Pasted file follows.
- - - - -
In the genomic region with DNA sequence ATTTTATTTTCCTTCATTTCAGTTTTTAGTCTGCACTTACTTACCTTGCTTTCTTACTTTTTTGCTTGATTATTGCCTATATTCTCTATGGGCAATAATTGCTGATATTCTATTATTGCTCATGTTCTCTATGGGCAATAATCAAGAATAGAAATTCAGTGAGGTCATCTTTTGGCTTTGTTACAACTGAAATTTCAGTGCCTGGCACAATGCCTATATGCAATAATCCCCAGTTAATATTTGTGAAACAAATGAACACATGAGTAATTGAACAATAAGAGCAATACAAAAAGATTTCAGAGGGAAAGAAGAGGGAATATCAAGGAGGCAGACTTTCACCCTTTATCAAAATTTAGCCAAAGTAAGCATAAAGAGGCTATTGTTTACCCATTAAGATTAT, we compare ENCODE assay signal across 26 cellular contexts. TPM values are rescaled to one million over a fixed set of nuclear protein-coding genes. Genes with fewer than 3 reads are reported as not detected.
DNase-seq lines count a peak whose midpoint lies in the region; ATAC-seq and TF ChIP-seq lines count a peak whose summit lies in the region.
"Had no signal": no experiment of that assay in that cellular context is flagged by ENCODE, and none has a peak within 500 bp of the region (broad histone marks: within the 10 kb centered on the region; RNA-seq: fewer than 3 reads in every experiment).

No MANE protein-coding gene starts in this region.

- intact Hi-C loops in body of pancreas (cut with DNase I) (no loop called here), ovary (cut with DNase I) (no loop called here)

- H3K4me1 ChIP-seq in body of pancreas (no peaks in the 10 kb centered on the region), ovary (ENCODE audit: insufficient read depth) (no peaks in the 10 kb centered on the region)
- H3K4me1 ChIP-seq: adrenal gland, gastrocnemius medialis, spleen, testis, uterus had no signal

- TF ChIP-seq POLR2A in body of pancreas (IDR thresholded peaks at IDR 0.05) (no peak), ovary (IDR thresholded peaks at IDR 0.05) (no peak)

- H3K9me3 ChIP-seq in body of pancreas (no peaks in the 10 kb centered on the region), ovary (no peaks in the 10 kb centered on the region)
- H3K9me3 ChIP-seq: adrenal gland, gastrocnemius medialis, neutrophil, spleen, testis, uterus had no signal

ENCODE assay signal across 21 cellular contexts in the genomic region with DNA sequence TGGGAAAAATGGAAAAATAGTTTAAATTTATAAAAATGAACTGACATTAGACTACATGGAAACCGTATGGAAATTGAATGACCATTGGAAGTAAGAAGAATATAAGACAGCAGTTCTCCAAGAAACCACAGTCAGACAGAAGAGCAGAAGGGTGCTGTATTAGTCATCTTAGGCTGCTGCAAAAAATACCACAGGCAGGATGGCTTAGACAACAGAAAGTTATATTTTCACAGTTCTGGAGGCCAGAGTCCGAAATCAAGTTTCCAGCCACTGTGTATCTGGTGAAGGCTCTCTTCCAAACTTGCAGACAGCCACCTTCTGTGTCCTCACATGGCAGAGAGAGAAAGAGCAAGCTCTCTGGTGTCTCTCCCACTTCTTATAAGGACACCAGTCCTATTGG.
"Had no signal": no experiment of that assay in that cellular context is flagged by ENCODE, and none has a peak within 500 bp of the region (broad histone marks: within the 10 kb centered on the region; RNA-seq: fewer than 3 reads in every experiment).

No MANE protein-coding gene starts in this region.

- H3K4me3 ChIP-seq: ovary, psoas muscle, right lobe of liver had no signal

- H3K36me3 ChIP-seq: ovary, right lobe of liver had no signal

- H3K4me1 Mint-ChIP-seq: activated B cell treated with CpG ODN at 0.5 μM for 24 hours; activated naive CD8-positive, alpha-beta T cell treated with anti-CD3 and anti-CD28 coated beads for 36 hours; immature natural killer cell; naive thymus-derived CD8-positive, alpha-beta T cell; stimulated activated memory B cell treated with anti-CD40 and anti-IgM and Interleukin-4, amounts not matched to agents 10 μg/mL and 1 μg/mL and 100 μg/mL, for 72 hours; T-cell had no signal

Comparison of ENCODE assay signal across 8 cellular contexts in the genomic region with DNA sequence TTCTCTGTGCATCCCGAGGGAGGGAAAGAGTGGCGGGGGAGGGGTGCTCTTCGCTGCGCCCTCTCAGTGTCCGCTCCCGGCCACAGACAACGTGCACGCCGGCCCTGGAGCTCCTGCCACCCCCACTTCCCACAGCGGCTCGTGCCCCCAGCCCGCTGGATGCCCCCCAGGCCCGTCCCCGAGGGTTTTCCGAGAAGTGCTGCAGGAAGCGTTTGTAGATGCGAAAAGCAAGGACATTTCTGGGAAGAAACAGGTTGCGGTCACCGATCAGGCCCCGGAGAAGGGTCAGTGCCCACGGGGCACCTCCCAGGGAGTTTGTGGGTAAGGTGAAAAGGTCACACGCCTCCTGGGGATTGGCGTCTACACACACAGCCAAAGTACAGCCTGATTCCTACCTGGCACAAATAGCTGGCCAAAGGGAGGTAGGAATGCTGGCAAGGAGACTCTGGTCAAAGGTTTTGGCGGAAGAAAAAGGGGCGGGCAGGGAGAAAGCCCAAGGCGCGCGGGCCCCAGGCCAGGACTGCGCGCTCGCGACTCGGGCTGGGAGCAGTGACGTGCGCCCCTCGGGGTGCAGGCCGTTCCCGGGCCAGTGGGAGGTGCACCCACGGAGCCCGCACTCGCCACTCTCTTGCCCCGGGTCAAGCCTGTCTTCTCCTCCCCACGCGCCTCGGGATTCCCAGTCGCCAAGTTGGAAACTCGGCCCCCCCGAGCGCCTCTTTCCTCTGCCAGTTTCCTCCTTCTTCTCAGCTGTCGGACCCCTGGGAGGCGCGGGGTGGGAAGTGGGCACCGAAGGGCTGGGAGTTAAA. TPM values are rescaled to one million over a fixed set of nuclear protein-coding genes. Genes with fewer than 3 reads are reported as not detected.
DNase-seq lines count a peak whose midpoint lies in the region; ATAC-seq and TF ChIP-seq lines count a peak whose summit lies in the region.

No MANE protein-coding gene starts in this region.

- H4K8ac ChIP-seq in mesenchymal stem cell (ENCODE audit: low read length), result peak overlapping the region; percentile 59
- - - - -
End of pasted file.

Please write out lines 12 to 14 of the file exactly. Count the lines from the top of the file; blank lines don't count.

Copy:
"Had no signal": no experiment of that assay in that cellular context is flagged by ENCODE, and none has a peak within 500 bp of the region (broad histone marks: within the 10 kb centered on the region; RNA-seq: fewer than 3 reads in every experiment).

No MANE protein-coding gene starts in this region.

- H3K4me3 ChIP-seq: ovary, psoas muscle, right lobe of liver had no signal